Short-Term Rentals in Colorado

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By: Bill Henry
PublishedNov 15, 2022
3 minute read

Colorado short-term rentals have continued to explode in popularity, even through the COVID-19 pandemic. The Centennial State gained about $25 million in tax funds from Airbnb in 2021 — a roughly 90 percent jump from 2019, the Denver Business Journal reported.

Inevitably, the rise in short-term rentals created headaches for many Colorado communities — exacerbating housing shortages and sending rents skyrocketing. In response, Colorado lawmakers have passed a number of regulations on homeowners and landlords that utilize short-term rental platforms like Airbnb, VBRO and Homeaway.

Whether you currently rent out your property or are considering jumping on the short-term rental bandwagon, here are some things you’ll need to know.

Colorado Short Term Rental Laws

The state of Colorado does not have a unilateral definition of short-term rentals. However, a short-term rental is generally defined as a residential property available for rent for a period less than 30 days. 

While Colorado does not have a statewide definition of short-term rentals, it does have a few statewide regulations governing short-term rentals. For example, Colorado law requires short-term rental operators to collect and remit state sales tax. Sales tax must be paid at both the state and local level.

Beyond this, it is up to county governments to regulate short-term rentals within their jurisdiction. In 2020, Colorado legislators passed House Bill 20-1093, which authorized county commissioners to adopt ordinances that license and regulate short-term rentals (STRs).

County commissioners can fix fees, terms, and issue rules for obtaining and maintaining licenses. Colo. Revised Statutes § 30-15-401(s)

Therefore, rules and regulations about short-term rentals vary from county to county. Additional restrictions may be imposed city to city. 

Learn more about Denver’s short-term rental regulations.

Who is Eligible for a Colorado Short-Term Rental License?

Again, eligibility requirements vary from county to county and even sometimes city to city. In Denver, for example, you must meet the following requirements to obtain a license from Denver Excise and Licenses:

  • If the property is leased, a possession of property certificate showing the landlord’s approval to use the property as a short-term rental.
  • A Colorado driver’s license or Colorado state ID showing your name and address and two of the following: Proof of valid motor vehicle registration, proof of voter registration, Federal or state tax returns or other financial documentation, or a utility bill showing the applicant’s address.


There are no specific documents that Colorado short-term rental owners need to present to the state. The only documents needed are those related to registering a business, getting an Employer Identification Number (EIN) if applicable, and getting a sales tax license. The documentation varies depending on the type of business, so Airbnb hosts should check what applies to their particular situation.

In some places, short-term rental owners will also need to apply for a lodger’s tax ID. You also must have the proper rental insurance.

Next Steps if You’re Eligible to Get an STR License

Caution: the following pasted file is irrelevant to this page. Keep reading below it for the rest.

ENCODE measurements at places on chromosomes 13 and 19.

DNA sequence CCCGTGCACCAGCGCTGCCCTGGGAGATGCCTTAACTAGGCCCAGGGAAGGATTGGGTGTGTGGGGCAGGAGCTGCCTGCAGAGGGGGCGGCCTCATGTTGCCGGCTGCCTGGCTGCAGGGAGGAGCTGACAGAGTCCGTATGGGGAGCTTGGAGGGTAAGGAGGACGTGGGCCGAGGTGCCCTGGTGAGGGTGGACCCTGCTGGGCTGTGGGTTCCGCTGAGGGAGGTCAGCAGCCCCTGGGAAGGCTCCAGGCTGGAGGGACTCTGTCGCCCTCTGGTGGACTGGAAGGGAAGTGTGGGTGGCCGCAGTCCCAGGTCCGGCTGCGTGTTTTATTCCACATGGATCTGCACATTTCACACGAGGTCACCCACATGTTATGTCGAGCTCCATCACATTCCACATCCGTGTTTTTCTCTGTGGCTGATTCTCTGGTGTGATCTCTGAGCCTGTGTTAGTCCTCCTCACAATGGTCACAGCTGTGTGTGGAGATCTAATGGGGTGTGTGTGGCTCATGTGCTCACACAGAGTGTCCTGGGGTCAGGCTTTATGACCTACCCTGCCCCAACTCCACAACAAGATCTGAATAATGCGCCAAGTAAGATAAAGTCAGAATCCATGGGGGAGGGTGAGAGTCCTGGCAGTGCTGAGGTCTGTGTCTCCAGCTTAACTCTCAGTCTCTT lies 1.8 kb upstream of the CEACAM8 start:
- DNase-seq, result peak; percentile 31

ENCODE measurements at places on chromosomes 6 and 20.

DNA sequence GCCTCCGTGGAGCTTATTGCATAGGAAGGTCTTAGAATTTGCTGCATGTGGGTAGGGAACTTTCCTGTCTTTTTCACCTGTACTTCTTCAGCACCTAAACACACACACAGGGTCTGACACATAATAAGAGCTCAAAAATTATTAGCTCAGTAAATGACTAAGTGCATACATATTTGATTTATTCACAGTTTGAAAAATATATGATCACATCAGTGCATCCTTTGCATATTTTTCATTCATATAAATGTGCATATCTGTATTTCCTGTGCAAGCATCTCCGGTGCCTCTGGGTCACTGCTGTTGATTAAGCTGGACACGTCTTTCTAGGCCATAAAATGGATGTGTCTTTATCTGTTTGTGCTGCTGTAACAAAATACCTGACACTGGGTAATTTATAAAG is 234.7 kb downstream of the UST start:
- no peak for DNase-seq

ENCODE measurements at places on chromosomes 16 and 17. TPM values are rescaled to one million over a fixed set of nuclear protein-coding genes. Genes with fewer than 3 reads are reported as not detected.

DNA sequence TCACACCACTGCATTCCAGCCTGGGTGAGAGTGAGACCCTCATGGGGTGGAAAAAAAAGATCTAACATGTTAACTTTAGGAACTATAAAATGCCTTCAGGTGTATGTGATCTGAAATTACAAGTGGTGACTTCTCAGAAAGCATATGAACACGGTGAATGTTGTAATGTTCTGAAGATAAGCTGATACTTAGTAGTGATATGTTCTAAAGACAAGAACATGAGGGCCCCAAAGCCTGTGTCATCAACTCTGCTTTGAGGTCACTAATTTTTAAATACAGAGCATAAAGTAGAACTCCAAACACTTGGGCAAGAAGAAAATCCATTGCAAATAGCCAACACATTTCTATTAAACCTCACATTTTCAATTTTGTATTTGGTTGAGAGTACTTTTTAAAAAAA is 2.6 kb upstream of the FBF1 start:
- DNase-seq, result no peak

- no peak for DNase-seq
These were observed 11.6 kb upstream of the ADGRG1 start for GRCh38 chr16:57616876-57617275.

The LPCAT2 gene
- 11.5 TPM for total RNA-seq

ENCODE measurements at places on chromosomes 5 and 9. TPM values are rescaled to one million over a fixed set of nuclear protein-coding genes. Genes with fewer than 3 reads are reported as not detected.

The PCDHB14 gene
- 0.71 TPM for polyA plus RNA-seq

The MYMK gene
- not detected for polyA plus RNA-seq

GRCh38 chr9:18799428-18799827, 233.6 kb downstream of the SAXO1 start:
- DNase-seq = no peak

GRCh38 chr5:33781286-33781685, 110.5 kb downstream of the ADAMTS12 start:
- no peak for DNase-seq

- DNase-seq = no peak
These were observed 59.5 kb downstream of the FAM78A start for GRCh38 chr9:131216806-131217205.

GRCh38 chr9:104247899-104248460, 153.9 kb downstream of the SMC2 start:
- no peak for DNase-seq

Eligible short-term rental owners to apply for a business license, which costs $25 per year. Additionally, Denver renters will also need to apply for a lodger’s tax ID and have the proper rental insurance.

Once you acquire the above essentials, you next must follow these requirements:

  • Post your business license number on all ads, including Airbnb and VRBO listings.
  • Provide guests with a rental packet notifying them of city rules and restrictions and pertinent rental safety information.
  • Maintain general liability insurance in case of property damage.
  • Ensure the property has working smoke and carbon monoxide detectors, as well as a fire extinguisher.

Denver renters who do not follow these rules risk receiving a $999 fine per incident and/or being reported to Excise and License Investigators. It’s important to stay knowledgeable and comply with state and local government rules on STRs.

Find out how R&H helped our clients obtain a short-term rental license after their initial application was denied.

HOAs and Short-Term Rentals: A Colorado Case

In the 2015 case Houston v. Wilson Mesa Ranch Homeowners Ass’n, the Colorado Court of Appeals ruled that short-term rentals do not fall under the “commercial use” label.

The court further held that a homeowners’ association (HOA) cannot prohibit short-term rentals under a “residential use only” covenant restriction:

The amendment to the administrative procedures that precluded unapproved short-term rentals and imposed fines for violations of the prohibition was unenforceable; while the homeowners association had the authority to enforce the covenants, it could not rely on that authority to enforce a nonexistent covenant provision. Houston v. Wilson Mesa Ranch Homeowners Ass’n, 2015 COA 113, ¶ 1, 360 P.3d 255, 256

In other words, your HOA cannot restrict short-term rentals unless it specifies such a restriction in its declaration of covenants, conditions, and restrictions (CC&Rs).

We Can Help You Get a Short-Term Rental License

Short-term rental license regulations vary widely across county lines in Colorado. Failure to abide by those rules could have disastrous consequences. The real estate attorneys at Robinson & Henry have had success in helping clients get short-term rental licenses, even when the license was previously denied by the county. Let our attorneys advise you of your county’s regulations so you are in compliance. Call 303-688-0944 today to begin your case assessment.

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